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Author Topic: Proposal: usage and termonology of a BIP32 wallet  (Read 1048 times)
justusranvier
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August 19, 2013, 05:44:33 PM
 #1

re: http://bitcoinism.blogspot.com/2013/07/reclaiming-financial-privacy-with-hd.html



Depth=1 nodes are called accounts. The GUI is focused around displaying accounts. The textual representation of an account's extended public key is called an "account number"

Account 0 is reserved for internal use, to create change addresses and individual use addresses. Requesting a single address from the client should be considered deprecated and require multiple clicks to reach in the GUI.

When a user wants to receive bitcoins, they are encouraged to make a unique account number for each entity that will send them money. They should also be told not to share the account number with anyone other than the intended sender.

A "Receive Bitcoins" function should enquire whether to receive to a new account or an existing account, and should ultimately return an account number (not an address). If the user creates a new account, she should be asked for the name of the sender who will be depositing bitcoins to that account (for address book purposes).

Accounts can be disabled, which means the client no longer scans them for incoming transactions, but can always be enabled in the future.

Services which send bitcoins to users should start asking for account numbers instead of addresses. Services which accept bitcoins from users should create a different Bitcoin account for each registered user and provide them with the account number.

Clients should save account numbers with their associated address book entry, keep track of the most recently used address in that account, and automatically use the next address in the sequence when a user requests to send a payment.

Privacy conscious users should be able to tell their client to use multiple transactions when necessary to avoid associating inputs from different addresses as described in the link above.

Any two entities which want to exchange bitcoins between themselves should only need to exchange account numbers once. From that point on, each one has the information needed to generate every destination address that they will ever require.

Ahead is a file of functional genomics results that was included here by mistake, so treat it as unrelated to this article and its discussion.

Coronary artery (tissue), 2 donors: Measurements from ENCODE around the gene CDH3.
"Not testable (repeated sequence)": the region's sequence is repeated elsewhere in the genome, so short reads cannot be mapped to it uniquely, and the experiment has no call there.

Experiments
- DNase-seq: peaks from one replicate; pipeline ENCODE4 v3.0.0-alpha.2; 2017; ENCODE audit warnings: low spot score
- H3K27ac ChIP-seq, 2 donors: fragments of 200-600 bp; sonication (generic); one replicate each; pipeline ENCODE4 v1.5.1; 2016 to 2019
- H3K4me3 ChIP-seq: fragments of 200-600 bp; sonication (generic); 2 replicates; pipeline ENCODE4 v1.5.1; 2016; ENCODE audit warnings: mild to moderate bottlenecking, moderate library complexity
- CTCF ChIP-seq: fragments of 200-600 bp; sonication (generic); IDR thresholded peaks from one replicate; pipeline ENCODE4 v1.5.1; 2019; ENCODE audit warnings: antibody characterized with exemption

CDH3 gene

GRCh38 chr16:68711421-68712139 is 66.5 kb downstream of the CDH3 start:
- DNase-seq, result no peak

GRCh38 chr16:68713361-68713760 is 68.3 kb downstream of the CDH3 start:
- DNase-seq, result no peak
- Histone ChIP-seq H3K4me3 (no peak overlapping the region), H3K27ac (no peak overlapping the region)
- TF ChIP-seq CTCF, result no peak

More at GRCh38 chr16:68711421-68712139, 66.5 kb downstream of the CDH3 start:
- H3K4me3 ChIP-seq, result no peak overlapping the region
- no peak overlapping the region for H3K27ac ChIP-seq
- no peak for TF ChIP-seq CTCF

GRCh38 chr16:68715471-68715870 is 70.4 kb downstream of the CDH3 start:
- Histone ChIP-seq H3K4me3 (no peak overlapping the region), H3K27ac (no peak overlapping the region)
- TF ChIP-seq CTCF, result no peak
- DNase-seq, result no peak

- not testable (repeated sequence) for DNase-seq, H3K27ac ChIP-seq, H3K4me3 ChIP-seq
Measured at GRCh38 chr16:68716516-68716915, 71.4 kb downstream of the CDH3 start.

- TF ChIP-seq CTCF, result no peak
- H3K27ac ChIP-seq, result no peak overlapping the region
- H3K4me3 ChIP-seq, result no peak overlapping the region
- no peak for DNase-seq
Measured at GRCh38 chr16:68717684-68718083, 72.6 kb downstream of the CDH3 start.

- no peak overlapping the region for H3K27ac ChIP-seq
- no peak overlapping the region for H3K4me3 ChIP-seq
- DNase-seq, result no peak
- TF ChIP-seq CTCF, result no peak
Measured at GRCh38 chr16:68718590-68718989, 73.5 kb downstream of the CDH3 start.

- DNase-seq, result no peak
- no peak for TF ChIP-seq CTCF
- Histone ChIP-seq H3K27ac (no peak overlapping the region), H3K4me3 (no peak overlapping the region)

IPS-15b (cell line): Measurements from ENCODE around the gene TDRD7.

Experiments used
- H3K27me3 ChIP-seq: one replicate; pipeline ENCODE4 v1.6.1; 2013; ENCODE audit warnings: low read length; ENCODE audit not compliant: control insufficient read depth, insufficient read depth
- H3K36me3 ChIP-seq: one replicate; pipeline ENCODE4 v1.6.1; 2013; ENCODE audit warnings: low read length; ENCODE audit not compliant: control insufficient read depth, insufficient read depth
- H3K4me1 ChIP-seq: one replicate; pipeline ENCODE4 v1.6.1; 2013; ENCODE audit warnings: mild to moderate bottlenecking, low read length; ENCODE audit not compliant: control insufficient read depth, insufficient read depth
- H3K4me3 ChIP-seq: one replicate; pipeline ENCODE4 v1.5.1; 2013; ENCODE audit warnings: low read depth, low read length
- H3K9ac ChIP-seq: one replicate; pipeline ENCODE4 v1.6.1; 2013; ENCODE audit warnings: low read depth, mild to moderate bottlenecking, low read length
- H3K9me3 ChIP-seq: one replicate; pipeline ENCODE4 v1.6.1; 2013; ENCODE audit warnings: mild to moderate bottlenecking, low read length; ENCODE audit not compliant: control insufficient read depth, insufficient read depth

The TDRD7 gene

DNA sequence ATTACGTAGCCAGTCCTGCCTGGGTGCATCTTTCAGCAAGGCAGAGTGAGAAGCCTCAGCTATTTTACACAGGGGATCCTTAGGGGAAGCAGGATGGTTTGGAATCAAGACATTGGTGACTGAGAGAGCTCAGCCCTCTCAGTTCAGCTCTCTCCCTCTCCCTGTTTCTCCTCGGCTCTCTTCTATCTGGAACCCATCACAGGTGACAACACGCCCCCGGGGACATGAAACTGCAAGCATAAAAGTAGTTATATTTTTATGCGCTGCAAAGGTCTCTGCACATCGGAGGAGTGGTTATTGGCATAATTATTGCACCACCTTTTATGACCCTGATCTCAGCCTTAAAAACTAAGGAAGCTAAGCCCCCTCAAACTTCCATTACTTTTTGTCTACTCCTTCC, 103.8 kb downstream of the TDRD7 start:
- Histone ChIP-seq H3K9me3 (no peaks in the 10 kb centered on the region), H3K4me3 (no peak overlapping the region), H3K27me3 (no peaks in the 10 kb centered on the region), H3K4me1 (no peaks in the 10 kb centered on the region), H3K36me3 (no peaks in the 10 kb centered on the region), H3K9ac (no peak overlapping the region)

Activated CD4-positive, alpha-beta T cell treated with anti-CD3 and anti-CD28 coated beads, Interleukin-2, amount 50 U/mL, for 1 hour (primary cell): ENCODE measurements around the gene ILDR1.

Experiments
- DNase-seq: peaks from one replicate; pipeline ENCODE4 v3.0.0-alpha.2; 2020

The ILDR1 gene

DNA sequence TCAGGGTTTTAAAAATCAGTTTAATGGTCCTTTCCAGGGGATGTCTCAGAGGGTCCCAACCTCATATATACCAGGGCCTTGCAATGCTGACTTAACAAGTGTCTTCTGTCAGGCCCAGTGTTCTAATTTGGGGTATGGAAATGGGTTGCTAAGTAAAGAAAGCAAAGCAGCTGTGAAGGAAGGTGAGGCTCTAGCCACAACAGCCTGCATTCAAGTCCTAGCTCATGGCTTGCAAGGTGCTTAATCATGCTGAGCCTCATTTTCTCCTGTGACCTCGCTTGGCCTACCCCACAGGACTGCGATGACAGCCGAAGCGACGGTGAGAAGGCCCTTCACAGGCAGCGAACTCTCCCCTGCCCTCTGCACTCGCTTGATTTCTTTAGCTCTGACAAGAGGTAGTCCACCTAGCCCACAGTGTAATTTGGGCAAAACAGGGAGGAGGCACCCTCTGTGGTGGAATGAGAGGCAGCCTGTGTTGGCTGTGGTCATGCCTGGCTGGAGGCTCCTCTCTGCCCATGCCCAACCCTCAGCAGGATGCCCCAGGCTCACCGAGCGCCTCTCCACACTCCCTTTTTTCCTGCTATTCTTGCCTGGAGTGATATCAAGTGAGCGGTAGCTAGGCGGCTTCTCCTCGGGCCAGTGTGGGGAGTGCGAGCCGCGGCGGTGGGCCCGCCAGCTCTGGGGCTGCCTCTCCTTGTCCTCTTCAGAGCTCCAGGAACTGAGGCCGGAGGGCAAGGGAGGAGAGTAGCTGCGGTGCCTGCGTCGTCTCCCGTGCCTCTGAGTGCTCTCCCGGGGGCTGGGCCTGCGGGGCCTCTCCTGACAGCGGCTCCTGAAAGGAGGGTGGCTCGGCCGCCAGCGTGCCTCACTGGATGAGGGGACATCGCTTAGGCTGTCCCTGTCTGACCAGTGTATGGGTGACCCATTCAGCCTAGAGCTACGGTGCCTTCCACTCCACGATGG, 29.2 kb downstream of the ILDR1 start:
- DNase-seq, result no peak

As a user, I install a new Bitcoin client and create a wallet. I create account numbers for Mt Gox, Coinbase, LocalBitcoins, my mining pool, etc. I then log in to the website for all those services and update my profiles with their respective account numbers. I also save the account number each one of those services gives me in my client so that I can just "Send 1 BTC to Mt Gox" from the client and the funds will automatically arrive at the correct address.

Calling extended public keys "account numbers" will map well to what users are already familiar with in terms of banking. Recipients can easily track payments from specific customers without requiring address reuse and its associated harm to financial privacy.
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Abdussamad
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August 19, 2013, 10:41:29 PM
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Impressive but I think it will require quite a lot of work getting people to convert to this "new" standard.

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August 20, 2013, 08:11:26 AM
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I agree in general that it's a good idea to make the Bitcoin client operate (by default) in a simple way that influences users to conform with security guidelines and match the vast majority of common use cases.